Joc Pederson helps Los Angeles Dodgers steal a series

SAN DIEGO – Joc Pederson epitomizes a new-age approach to hitting. He's not overly bothered by strikeouts and won't make contact for contact's sake. He is motivated to draw walks, which are far more fashionable than they once were. He digs the long ball and he has steadfastly refused to cut down on a massive, whip-like swing that sometimes forces him to one knee when he misses.

But there's a little more old-school in Pederson's game than many people realize. His father, Stu, was an outfielder in the Los Angeles Dodgers' system about 30 years before Joc broke into the major leagues. Before games, Joc Pederson sometimes practices a drill that isn't even taught these days.

He practices picking up a ball off the bat, putting down his head and sprinting to a spot on the field he thinks the ball will land, then turning around at the last minute to catch it. That allows Pederson to play faster than his natural athletic ability -- which is good, but not blinding -- would otherwise allow.

It won the Dodgers a game Sunday afternoon. Pederson sprinted straight back toward the wall on Justin Upton's drive to center field in the ninth inning, turned once, turned again and then caught it backhanded over his right shoulder before face-planting into the wall.

You may have seen it on SportsCenter or one of the other highlight shows. It might not have been the equal of Jim Edmonds' famous diving catch for sheer athleticism or Willie Mays' World Series grab for just plain greatness, but it was at that rare confluence of spectacular and meaningful that can infuse a sleepy game with a jolt of electricity.

"Just incredible," Dodgers manager Don Mattingly said. "During the trade deadline, a lot of people were wanting to get rid of these guys, get rid of him. I'm glad they didn't."

Nobody scored thanks to Pederson's catch, the game went into extra innings and the Dodgers pulled it out in 12 innings on Adrian Gonzalez's RBI single, 4-2. That kept the Dodgers chugging right along, suddenly 3½ games up in the NL West, despite a stop-and-go offense and a series that wasn't all that satisfying aside from a few highlights.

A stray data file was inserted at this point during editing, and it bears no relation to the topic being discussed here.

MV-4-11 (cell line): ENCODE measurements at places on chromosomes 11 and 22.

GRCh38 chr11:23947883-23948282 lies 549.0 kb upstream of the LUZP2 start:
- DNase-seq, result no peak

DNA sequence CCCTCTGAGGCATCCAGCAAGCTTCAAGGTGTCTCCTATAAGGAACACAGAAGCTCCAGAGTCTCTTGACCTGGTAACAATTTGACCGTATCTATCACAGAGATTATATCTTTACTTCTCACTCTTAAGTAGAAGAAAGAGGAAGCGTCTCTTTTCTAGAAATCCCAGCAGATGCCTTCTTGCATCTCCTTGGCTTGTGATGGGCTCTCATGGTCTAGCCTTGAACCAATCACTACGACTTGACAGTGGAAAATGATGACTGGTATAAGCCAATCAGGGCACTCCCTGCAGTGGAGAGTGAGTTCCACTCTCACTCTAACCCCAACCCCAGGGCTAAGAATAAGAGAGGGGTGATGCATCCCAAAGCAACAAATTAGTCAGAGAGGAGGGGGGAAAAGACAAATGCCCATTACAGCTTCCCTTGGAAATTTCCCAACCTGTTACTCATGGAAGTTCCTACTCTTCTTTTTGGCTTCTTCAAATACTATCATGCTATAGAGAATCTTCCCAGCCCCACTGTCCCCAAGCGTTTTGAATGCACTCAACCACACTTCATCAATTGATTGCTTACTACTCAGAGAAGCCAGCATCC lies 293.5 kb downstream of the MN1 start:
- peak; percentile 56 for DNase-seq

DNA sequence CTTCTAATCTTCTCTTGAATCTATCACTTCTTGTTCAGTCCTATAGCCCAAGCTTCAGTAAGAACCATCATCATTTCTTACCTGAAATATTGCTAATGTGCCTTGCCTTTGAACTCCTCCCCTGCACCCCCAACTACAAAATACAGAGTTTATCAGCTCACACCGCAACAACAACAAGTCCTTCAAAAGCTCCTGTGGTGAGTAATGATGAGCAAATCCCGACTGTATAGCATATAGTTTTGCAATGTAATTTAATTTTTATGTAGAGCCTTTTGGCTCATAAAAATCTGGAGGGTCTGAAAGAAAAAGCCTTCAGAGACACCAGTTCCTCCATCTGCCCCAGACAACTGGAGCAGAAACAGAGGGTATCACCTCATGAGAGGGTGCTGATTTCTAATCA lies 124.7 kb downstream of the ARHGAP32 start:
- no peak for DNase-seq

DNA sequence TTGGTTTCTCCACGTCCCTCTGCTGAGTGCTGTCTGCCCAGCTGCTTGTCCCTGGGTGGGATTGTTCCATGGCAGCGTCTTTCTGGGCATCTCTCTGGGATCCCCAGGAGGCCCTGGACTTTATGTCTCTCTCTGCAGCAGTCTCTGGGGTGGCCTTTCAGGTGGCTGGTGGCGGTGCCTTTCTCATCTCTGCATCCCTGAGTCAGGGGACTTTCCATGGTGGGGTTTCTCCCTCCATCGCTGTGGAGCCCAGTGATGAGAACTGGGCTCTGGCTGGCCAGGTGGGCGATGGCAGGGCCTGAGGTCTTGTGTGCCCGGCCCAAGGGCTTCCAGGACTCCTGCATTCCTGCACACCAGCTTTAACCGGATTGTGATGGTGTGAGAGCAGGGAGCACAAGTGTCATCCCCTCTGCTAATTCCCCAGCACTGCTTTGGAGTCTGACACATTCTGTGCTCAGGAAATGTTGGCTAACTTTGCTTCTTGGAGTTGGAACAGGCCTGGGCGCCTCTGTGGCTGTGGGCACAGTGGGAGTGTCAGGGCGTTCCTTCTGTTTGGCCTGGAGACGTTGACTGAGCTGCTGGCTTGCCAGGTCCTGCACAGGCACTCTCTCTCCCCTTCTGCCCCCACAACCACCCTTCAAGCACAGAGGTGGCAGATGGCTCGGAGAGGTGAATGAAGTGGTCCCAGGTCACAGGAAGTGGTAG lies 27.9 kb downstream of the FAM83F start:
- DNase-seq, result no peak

"Very honestly, it was a sloppy series for us," Mattingly said. "I thought we made too many mistakes, but it's good to be able to steal a series when you do that."

Nobody thought Upton's blast was a home run, but nobody had any idea whether it would be caught. Catcher Yasmani Grandal had set up inside with Juan Nicasio pitching and he could tell by the sound it made off the bat that he hadn't hit it out. He wasn't sure whether Pederson had enough room to make the catch. Mattingly felt good about it, because Pederson normally takes direct routes and puts himself in the proper angles to make catches.

Pederson isn't big on verbalizing his accomplishments. He admitted the situation made it a big catch, and said, "The harder one is the line drive over your head, but it's up there for difficulty." He credited his dad and Dodgers outfield instructor Damon Mashore for refining his route running.

The way the Dodgers are hitting these days -- they won two of three while scoring nine runs in 30 innings -- they're going to need their defense and pitching to be on point. Mike Bolsinger's magical run finally came to an end in the fifth inning, when five straight San Diego hitters got on base, but the bullpen, sporadically effective in recent weeks, locked the game down with more than six scoreless innings.

Now, the Dodgers go to Texas where there is a good chance the hitters will have a chance to shine and the pitchers will find conditions maddening. The ability to catch the ball in the middle of the field will be just as important.